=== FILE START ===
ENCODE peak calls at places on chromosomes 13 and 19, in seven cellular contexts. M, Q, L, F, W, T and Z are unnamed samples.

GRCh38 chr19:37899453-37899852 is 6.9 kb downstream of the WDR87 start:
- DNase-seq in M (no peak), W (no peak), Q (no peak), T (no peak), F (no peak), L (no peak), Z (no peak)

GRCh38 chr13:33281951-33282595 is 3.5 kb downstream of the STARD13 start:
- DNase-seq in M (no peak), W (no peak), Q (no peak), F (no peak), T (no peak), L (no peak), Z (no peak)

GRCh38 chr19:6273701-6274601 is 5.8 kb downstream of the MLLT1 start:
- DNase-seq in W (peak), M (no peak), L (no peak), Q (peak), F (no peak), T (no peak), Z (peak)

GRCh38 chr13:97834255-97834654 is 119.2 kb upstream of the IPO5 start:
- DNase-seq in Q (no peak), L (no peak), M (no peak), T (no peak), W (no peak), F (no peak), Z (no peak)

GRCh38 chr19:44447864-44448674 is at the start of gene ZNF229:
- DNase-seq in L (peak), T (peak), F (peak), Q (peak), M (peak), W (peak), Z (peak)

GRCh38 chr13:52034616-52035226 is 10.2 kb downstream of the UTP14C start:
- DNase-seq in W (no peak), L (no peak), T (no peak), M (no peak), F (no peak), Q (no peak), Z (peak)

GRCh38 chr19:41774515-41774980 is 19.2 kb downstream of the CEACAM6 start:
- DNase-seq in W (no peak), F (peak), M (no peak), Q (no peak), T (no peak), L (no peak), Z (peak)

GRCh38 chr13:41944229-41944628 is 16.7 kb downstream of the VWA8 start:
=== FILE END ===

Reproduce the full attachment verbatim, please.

ENCODE peak calls at places on chromosomes 13 and 19, in seven cellular contexts. M, Q, L, F, W, T and Z are unnamed samples.

GRCh38 chr19:37899453-37899852 is 6.9 kb downstream of the WDR87 start:
- DNase-seq in M (no peak), W (no peak), Q (no peak), T (no peak), F (no peak), L (no peak), Z (no peak)

GRCh38 chr13:33281951-33282595 is 3.5 kb downstream of the STARD13 start:
- DNase-seq in M (no peak), W (no peak), Q (no peak), F (no peak), T (no peak), L (no peak), Z (no peak)

GRCh38 chr19:6273701-6274601 is 5.8 kb downstream of the MLLT1 start:
- DNase-seq in W (peak), M (no peak), L (no peak), Q (peak), F (no peak), T (no peak), Z (peak)

GRCh38 chr13:97834255-97834654 is 119.2 kb upstream of the IPO5 start:
- DNase-seq in Q (no peak), L (no peak), M (no peak), T (no peak), W (no peak), F (no peak), Z (no peak)

GRCh38 chr19:44447864-44448674 is at the start of gene ZNF229:
- DNase-seq in L (peak), T (peak), F (peak), Q (peak), M (peak), W (peak), Z (peak)

GRCh38 chr13:52034616-52035226 is 10.2 kb downstream of the UTP14C start:
- DNase-seq in W (no peak), L (no peak), T (no peak), M (no peak), F (no peak), Q (no peak), Z (peak)

GRCh38 chr19:41774515-41774980 is 19.2 kb downstream of the CEACAM6 start:
- DNase-seq in W (no peak), F (peak), M (no peak), Q (no peak), T (no peak), L (no peak), Z (peak)

GRCh38 chr13:41944229-41944628 is 16.7 kb downstream of the VWA8 start: